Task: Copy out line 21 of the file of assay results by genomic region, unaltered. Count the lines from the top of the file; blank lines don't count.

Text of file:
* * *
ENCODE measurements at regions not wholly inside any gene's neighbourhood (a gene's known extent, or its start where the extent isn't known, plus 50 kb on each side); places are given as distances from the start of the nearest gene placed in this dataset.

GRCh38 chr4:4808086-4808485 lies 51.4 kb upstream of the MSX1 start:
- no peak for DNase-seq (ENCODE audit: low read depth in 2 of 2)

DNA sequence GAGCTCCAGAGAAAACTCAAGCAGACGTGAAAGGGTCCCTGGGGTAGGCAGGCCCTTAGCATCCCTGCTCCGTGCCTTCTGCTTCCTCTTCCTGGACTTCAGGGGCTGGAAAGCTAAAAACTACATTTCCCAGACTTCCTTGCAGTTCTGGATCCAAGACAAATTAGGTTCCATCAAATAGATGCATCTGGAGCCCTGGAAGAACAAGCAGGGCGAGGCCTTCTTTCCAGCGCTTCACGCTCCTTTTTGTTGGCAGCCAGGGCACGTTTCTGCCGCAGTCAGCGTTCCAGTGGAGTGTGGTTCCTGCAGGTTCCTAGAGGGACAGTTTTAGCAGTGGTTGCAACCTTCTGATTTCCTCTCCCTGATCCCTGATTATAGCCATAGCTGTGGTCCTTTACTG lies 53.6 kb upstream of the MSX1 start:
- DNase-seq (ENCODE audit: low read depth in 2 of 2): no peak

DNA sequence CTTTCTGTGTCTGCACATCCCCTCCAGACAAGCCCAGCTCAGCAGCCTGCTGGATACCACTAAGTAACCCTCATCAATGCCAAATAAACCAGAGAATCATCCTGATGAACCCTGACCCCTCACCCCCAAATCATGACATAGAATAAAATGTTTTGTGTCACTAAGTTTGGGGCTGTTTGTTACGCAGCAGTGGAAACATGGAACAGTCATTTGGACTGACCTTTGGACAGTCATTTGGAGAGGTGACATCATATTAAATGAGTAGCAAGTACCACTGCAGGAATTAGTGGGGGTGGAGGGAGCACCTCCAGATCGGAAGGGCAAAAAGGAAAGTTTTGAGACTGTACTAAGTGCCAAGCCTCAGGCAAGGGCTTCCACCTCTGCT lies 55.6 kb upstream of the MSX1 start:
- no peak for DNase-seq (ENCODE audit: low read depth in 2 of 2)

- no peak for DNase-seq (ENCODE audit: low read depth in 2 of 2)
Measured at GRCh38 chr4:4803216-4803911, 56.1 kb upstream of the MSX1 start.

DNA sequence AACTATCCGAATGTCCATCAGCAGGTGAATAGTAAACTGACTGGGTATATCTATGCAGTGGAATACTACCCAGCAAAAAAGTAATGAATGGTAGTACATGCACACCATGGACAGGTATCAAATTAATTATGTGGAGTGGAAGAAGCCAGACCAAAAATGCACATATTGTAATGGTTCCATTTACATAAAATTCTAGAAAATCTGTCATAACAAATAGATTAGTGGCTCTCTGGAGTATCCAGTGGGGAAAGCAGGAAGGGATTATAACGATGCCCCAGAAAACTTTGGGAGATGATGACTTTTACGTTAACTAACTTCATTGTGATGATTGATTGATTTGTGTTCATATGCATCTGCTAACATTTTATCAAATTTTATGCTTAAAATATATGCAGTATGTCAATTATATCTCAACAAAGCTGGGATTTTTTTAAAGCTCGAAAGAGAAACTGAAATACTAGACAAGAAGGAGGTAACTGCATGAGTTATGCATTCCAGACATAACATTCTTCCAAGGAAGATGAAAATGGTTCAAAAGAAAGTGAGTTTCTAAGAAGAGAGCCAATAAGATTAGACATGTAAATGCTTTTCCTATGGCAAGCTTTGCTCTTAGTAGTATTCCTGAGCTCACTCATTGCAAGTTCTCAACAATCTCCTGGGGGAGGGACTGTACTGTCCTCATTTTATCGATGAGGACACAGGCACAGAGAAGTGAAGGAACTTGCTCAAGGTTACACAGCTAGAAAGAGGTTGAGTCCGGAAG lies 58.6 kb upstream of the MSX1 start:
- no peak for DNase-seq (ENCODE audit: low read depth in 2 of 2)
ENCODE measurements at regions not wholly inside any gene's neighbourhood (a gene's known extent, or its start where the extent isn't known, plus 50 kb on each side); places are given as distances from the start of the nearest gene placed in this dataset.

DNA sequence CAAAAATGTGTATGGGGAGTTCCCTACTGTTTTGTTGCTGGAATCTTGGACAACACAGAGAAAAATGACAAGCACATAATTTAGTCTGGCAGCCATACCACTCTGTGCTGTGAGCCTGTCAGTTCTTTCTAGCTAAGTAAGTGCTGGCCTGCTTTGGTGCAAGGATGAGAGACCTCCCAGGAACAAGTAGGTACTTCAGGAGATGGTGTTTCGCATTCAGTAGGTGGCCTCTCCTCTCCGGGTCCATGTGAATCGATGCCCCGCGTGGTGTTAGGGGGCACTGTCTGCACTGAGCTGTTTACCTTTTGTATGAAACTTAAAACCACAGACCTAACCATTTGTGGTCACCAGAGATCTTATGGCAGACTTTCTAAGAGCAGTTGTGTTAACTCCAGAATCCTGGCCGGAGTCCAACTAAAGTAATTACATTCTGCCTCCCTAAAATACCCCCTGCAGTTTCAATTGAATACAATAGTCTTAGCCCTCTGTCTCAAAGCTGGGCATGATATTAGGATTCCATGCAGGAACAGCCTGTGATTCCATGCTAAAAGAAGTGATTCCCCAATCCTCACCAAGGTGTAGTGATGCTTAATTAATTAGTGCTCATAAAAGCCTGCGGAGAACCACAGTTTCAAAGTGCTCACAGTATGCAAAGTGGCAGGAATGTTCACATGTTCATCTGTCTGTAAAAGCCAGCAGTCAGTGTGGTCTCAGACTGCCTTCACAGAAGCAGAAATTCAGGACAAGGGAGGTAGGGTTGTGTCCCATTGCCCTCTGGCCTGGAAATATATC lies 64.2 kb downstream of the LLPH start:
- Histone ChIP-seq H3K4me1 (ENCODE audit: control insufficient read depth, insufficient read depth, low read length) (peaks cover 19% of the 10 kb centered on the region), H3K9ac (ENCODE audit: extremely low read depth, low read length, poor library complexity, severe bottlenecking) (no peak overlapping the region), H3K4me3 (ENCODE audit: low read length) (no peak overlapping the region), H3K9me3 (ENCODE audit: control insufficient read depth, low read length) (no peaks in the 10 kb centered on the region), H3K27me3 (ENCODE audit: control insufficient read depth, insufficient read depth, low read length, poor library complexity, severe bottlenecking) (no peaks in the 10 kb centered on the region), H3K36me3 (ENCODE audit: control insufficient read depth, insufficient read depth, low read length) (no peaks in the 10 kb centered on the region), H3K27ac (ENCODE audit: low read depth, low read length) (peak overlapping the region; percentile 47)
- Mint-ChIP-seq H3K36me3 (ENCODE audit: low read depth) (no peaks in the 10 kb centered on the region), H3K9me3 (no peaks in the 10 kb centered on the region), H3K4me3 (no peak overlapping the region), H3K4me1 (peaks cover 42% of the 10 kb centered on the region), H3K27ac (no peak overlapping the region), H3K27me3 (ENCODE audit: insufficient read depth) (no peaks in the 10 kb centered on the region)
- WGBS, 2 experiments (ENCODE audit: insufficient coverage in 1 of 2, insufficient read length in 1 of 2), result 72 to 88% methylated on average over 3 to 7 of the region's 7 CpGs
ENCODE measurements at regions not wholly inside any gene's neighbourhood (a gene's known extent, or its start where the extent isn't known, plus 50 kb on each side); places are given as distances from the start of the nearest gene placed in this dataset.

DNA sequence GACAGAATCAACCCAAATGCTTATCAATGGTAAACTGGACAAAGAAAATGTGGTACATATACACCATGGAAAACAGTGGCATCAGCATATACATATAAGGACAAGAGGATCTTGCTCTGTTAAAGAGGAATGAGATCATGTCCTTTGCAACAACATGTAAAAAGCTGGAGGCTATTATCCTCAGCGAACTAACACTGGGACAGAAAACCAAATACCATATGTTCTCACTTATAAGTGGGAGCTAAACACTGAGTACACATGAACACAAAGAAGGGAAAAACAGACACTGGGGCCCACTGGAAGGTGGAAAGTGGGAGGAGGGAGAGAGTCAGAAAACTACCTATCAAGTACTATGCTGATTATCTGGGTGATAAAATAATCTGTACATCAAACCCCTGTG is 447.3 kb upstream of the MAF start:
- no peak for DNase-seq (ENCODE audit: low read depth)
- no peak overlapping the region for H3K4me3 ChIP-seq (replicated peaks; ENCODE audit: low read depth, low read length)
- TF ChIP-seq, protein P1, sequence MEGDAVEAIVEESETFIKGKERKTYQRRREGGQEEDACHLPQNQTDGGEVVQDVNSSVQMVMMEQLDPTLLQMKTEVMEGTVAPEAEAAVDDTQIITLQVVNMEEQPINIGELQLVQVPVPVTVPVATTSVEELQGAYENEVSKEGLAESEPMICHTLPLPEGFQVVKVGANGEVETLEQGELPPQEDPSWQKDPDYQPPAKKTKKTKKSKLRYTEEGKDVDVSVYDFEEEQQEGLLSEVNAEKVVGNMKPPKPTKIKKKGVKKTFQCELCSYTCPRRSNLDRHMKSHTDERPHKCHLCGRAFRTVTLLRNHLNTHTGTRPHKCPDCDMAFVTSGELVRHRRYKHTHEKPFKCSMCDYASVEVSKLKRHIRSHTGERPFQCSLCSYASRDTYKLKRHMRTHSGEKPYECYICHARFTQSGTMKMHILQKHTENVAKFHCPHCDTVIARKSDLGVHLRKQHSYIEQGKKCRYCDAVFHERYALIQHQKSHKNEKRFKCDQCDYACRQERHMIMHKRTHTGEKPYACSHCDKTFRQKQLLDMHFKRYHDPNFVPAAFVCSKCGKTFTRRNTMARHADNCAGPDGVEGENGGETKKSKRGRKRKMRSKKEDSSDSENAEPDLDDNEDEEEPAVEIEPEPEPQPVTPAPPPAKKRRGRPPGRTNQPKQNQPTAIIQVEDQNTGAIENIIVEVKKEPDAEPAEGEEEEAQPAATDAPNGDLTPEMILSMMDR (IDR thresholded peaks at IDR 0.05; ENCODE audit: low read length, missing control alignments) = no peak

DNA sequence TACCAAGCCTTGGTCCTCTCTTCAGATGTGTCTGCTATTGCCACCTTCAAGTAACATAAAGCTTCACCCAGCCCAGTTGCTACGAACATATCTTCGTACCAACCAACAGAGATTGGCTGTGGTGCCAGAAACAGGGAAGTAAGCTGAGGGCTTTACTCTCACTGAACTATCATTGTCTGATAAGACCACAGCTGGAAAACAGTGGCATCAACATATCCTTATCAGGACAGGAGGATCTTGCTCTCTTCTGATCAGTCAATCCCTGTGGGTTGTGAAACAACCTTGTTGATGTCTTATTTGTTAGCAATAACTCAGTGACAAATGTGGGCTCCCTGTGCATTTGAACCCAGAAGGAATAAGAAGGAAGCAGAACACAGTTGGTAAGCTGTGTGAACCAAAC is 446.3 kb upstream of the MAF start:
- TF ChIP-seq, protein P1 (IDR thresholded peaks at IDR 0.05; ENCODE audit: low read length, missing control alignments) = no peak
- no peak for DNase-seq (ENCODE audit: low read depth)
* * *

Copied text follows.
- TF ChIP-seq, protein P1, sequence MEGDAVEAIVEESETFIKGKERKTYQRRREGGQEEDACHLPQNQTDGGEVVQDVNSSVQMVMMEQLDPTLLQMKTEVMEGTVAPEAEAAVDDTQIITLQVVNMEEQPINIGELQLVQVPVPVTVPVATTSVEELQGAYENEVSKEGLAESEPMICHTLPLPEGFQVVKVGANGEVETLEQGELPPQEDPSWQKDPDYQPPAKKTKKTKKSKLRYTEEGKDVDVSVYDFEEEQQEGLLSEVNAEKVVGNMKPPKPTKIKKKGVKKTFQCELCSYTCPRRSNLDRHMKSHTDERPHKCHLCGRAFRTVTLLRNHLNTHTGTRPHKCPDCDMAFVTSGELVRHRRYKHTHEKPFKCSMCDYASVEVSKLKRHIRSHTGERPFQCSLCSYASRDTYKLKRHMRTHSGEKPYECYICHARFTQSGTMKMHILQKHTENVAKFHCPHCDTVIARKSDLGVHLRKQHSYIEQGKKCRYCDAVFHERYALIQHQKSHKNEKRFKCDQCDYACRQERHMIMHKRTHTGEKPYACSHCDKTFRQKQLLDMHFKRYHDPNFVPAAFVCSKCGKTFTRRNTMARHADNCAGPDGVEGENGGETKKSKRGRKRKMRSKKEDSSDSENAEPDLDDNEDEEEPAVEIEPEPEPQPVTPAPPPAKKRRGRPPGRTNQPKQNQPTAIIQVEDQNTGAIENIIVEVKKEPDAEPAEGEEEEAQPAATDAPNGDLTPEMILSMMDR (IDR thresholded peaks at IDR 0.05; ENCODE audit: low read length, missing control alignments) = no peak